“Music makes pictures and often tells stories, all of it magic, all of it true.” (John Denver)
Music has been an integral part of my life since I was very young. My paternal grandmother was a concert pianist. She met my grandfather, who was a cellist, when they were both playing in the same quartet.
My father inherited his parents’ love of music and talent. Like his father, he too played the cello. And he also had perfect pitch. While we were young, my dad would sing to us on car rides, teaching us all of Tom Leher’s songs that he learned as a camp counselor (not always appropriate for young children, e.g. – “The Old Dope Peddler”). He introduced us to Alan Sherman’s “Peter and the Commissar” with Arthur Fiedler and the Boston Pops. He was always singing.
My mother played first violin in the Rhode Island Youth Symphony Orchestra while she was in High School. She too was multi-talented. She played piano, accordion, recorder, and a few other instruments. She was a classical music aficionado. And she taught music at our Hebrew Day school.
I was thrilled when I attended Shabbat services at my new congregation this past July and saw that everyone – of all ages – took rhythm instruments to enhance the musical experience of the service.
Music has played an important role in our Jewish worship experience since biblical times. From the portable mishkan – Tabernacle (or sanctuary) in the wilderness to the Temple in Jerusalem, music was used as a way to praise and glorify God.
King David made sure that the musicians and choirs were paid salaries, furnished with homes and well taken care of. He understood that a world without music was a world without color, a world without joy, a world without warmth and a world without spirit.
Psalm 150, verses 3-6 states:
Praise the Eternal with blasts of the shofar. Praise the Eternal with harp and lyre. Praise the Eternal with timbral and dance. Praise the Eternal with lute and pipe. Praise the Eternal resounding with cymbals. Praise the Eternal with loud crashing cymbals.
My friend Mattan Klein has made it his life’s work to “praise the Eternal” with all different types of music. His father, Dr. Rabbi Michael Klein, z”l, was the Dean of Hebrew Union College-Jewish Institute of Religion, Jerusalem campus while I was a first year rabbinic student.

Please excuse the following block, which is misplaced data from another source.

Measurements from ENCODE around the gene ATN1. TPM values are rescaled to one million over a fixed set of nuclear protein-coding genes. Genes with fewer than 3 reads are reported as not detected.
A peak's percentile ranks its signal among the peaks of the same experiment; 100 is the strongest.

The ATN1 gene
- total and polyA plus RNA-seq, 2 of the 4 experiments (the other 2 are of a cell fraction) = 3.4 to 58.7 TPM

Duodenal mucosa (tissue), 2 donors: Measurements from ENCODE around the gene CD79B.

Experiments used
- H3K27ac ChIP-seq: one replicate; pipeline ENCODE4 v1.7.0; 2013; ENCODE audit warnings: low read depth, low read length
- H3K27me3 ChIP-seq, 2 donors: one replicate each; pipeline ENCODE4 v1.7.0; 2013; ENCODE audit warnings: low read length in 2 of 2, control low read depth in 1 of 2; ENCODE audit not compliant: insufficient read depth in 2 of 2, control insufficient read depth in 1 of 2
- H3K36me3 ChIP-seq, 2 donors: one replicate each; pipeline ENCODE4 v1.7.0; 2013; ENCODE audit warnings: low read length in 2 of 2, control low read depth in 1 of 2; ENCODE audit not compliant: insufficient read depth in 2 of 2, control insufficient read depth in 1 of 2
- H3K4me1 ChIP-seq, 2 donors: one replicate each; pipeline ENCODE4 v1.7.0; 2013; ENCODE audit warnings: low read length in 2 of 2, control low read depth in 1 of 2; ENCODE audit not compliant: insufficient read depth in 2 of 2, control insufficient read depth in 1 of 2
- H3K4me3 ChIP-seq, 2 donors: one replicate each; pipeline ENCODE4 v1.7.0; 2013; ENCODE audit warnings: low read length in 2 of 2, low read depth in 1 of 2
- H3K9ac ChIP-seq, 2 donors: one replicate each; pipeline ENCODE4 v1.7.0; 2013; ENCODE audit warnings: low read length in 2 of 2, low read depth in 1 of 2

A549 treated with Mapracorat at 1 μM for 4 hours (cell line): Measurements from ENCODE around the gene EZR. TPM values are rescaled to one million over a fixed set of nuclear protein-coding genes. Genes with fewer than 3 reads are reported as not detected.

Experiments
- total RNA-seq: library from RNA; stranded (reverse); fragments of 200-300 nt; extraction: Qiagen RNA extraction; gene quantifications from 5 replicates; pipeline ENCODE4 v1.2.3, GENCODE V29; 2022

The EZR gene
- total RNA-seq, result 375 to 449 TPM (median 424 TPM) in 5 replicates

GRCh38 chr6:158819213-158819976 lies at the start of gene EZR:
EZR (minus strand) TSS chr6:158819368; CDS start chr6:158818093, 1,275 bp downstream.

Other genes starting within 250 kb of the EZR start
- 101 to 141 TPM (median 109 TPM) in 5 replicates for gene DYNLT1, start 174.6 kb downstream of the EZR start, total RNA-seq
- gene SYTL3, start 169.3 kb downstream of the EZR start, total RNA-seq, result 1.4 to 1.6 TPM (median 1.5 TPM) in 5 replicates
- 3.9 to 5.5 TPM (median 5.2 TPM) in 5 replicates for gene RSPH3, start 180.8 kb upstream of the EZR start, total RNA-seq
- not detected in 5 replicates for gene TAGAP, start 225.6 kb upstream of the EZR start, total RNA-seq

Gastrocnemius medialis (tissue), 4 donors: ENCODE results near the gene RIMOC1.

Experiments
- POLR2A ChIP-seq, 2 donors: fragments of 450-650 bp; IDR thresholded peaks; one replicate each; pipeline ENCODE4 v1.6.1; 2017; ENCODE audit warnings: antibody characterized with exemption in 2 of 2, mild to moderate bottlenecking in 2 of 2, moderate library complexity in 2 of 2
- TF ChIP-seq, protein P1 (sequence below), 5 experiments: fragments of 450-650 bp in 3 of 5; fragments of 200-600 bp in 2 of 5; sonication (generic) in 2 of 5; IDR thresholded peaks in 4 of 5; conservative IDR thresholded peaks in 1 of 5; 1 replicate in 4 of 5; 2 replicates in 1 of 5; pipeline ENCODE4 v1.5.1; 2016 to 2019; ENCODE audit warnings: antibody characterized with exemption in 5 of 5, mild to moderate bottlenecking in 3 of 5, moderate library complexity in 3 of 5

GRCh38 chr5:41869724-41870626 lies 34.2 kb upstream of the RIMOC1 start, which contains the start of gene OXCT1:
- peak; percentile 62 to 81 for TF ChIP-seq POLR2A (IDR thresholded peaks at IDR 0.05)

While his father immersed himself in the ancient texts of our people, Mattan’s entire life is dedicated to bringing those texts to life through the beauty of music. He is the Ensemble Instructor at a high school for the arts in Israel, he is the Band Leader for three separate groups: 4 Flute Flight, Seeds of Sun and Mattan Klein Quintet. Like King David, Mattan plays music in both the secular and religious arenas. He played a beautiful flute tribute at Ariel Sharon’s funeral last year.
Perhaps what I find most inspirational about his work, is how he influences and inspires others, especially the next generation. Two years ago, his then-eight-year-old daughter Avigail was at one of her father’s performances and drew the following picture afterward:
Avigail placed herself playing flute with the band in the bottom right-hand corner. This was her dream: to play flute in her father’s band, surrounded by beautiful music! She just started taking flute lessons a few weeks ago. What she envisioned two years ago can soon be sustained and fulfilled.
To me, Abigail’s musical notes surrounding each and every musician not only symbolize the music they are playing. They symbolize an important lesson for each of us: when each of us joins together to “play our own instrument” in concert with others, we create a beautiful symphony. When we join our voices together, no matter if we are playing actual music, working together on behalf of social justice or some other common goal, we become bathed in music and beauty. It doesn’t matter what instrument we play, what note we sing, or even if we just listen.
Each of us has a song to sing. Each of us has the ability to hear the song of others around us. Shiru l’Adonai shir chadash – sing unto the Eternal a new song. Shiru l’Adonai kol ha-aretz – sing unto the Eternal all the earth. (Psalm 96:1).
(A video sample of Mattan Klein playing some of his beautiful music):